More schools are using data analytics to make hiring decisions, asserts Jonah Rockoff, a Columbia University associate professor of finance and economics who studies teacher-hiring systems. However, more research is needed to determine whether the programs are effective, he says.
Educators and advocates say schools increasingly are adapting to new technology and now are beginning to use social media, such as Skype and Twitter, in innovative ways to create authentic learning experiences for students. In one example, a second-grade teacher used Twitter to help students practice their writing, including proper use of grammar and punctuation. Educators are cautioned, however, to ensure social media use is private, education-oriented and secure.
In this commentary, Bryan M. Berretta, director of academic technology at Lausanne Collegiate School in Memphis, Tenn., suggests that school IT professionals work to balance their focus on the latest technology innovations with their support for teachers and students. He recommends, among other things, that IT professionals go into the classroom to experience the technology firsthand and ensure that curricular goals and vision are supported.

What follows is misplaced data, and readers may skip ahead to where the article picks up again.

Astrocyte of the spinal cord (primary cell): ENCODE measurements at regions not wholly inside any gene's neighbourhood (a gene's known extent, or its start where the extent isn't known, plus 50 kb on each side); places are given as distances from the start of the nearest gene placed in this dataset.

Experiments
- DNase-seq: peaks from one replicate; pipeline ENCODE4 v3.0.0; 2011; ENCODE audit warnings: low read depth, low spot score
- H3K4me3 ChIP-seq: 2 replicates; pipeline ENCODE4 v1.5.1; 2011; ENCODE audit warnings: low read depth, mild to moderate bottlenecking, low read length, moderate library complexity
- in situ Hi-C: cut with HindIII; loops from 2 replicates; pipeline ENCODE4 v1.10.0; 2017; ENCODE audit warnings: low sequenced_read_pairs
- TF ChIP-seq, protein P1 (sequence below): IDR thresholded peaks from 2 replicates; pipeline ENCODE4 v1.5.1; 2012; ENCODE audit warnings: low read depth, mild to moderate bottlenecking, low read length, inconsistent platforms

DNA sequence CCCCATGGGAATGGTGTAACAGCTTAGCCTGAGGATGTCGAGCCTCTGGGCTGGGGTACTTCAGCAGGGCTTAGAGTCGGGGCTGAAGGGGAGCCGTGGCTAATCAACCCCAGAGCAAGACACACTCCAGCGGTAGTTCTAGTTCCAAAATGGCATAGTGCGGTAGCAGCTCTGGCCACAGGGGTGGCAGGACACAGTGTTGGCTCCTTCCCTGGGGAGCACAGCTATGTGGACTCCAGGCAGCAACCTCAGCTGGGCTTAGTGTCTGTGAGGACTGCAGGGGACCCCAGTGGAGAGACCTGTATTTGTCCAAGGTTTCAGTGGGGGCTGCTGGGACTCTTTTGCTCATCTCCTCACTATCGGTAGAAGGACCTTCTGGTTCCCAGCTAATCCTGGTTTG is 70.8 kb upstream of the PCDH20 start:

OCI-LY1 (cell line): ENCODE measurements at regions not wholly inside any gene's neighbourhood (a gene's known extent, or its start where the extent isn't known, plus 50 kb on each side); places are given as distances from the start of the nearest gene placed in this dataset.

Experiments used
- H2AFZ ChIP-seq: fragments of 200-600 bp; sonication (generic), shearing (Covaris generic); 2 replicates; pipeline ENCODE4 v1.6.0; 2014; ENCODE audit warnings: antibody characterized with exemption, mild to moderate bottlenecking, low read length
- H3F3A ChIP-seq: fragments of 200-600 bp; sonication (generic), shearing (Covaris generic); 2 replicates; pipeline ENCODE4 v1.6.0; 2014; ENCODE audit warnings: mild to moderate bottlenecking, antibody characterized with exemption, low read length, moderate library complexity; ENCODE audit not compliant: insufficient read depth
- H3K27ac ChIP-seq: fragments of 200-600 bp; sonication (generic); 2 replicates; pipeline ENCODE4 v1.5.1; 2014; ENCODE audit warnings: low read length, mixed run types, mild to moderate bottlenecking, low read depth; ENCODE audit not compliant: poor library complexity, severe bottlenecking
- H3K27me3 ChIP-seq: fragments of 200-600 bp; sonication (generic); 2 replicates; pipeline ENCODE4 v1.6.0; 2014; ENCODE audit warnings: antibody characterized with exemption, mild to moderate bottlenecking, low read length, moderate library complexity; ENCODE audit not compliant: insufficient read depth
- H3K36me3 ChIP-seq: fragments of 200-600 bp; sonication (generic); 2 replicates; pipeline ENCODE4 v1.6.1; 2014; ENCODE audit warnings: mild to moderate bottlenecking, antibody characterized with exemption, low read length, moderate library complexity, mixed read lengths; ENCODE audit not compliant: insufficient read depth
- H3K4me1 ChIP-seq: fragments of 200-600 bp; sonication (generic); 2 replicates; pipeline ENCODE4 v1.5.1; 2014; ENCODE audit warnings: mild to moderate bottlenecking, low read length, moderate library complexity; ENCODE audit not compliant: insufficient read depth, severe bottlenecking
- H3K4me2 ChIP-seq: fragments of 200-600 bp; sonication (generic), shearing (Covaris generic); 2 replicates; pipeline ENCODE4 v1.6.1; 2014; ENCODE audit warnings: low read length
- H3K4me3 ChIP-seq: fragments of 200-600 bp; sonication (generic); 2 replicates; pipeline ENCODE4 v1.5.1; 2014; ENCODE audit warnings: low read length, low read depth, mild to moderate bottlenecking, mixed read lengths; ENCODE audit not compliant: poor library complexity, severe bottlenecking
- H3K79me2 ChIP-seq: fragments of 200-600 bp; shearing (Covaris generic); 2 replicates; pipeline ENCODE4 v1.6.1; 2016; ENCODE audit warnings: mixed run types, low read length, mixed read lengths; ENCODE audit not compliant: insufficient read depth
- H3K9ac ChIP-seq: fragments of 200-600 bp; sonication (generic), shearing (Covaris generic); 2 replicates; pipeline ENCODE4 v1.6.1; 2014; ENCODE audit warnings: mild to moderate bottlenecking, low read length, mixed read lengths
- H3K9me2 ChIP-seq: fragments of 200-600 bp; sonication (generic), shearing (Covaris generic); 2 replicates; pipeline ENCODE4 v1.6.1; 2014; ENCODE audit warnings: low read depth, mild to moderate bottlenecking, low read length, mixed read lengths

While back-to-school shopping season is still months away, instructional technology specialist Andrew Marcinek suggests that many traditional items can be replaced by purchasing an iPad for students. He suggests that note-taking be done on the Notability application, and that students use Haiku Deck to help build presentations. Other recommended applications include Edmodo, ShowMe and Google Drive, which helps students archive their work.
Educators at a high school in South Dakota are using technology to help further students' critical-thinking skills. As part of that effort, teachers recently participated in training on how to use iPads in the classroom. Among other things, teachers have used the devices to create their own iBooks, and educators say that communication and learning have improved.